(CN) - Arizona officials executed convicted murderer Jeffrey Landrigan on Tuesday, after a late-night clearance by the Supreme Court. The justices voted 5-4 to lift an order blocking execution, despite concerns that one of the drugs used in lethal injections came from another country.
"There is no evidence in the record to suggest that the drug obtained from a foreign source is unsafe," Justice Anthony Kennedy wrote in a one-page order allowing the execution to take place.
Landrigan had asked a federal judge to block his execution, originally scheduled for 10 a.m. Tuesday, due to concerns over a nationwide shortage of sodium thiopental, part of the "three-drug cocktail" used in lethal injections.
Landrigan objected to Arizona's use of a foreign supply of the drug, a fast-acting barbiturate that stops respiration. State officials confirmed that the drug was from Britain.
Landrigan wanted the state to give him details about the drug, including the amount, source, package label, expiration date and other shipping information.
A federal judge temporarily blocked the execution, and on Tuesday a three-judge panel of the 9th Circuit upheld the order.
Arizona officials appealed, and at about 10 p.m. Eastern time, the Supreme Court intervened to allow the execution to move forward.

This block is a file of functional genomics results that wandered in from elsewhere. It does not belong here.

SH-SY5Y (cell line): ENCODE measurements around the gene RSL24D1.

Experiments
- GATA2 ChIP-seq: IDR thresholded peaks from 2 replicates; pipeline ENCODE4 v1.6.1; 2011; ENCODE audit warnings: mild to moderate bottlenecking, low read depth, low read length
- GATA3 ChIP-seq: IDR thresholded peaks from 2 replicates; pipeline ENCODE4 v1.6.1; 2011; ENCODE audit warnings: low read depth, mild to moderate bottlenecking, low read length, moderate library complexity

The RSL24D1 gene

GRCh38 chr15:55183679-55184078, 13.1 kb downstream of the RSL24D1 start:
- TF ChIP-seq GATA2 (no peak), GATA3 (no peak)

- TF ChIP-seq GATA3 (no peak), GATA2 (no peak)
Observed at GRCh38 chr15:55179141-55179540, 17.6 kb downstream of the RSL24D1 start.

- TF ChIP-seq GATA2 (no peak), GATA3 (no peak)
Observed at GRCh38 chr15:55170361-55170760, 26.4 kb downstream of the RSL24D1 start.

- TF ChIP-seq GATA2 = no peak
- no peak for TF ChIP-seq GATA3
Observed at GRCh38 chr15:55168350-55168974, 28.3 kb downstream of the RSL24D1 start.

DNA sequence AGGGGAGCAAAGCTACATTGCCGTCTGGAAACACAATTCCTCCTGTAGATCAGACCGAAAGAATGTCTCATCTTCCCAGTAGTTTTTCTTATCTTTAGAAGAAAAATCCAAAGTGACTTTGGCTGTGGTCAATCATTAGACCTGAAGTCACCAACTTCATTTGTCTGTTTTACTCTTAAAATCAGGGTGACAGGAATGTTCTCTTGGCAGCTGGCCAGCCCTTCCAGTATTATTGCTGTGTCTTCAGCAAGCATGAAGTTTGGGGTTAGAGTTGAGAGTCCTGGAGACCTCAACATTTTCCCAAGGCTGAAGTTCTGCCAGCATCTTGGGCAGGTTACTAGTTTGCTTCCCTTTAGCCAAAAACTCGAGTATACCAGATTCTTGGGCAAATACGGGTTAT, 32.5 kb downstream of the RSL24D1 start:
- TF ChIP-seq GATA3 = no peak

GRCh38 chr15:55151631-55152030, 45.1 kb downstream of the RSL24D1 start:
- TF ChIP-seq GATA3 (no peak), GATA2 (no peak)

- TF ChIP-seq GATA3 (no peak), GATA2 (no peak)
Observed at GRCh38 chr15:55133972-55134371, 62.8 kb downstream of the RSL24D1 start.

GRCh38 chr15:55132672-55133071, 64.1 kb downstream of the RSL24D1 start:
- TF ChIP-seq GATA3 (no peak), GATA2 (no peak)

"The district court granted the temporary restraining order because it was left to speculate as to the risk of harm," Kennedy wrote for the court's conservative majority. "But speculation cannot substitute for evidence that the use of the drug is 'sure or very likely to cause serious illness and needless suffering,'" a requirement established in Baze v. Rees (2008) and Helling v. McKinney (1993).
Justices Ruth Bader Ginsburg, Stephen Breyer, Sonia Sotomayor and Elena Kagan voted to block the execution.
Landrigan was convicted of strangling Chester Dean Dyer in 1989 during an armed burglary after he escaped from prison. He had been serving another sentence for second-degree murder.
His execution Tuesday night, witnessed by about two dozen people, was Arizona's second in 10 years.
Subscribe to Closing Arguments
Sign up for new weekly newsletter Closing Arguments to get the latest about ongoing trials, major litigation and hot cases and rulings in courthouses around the U.S. and the world.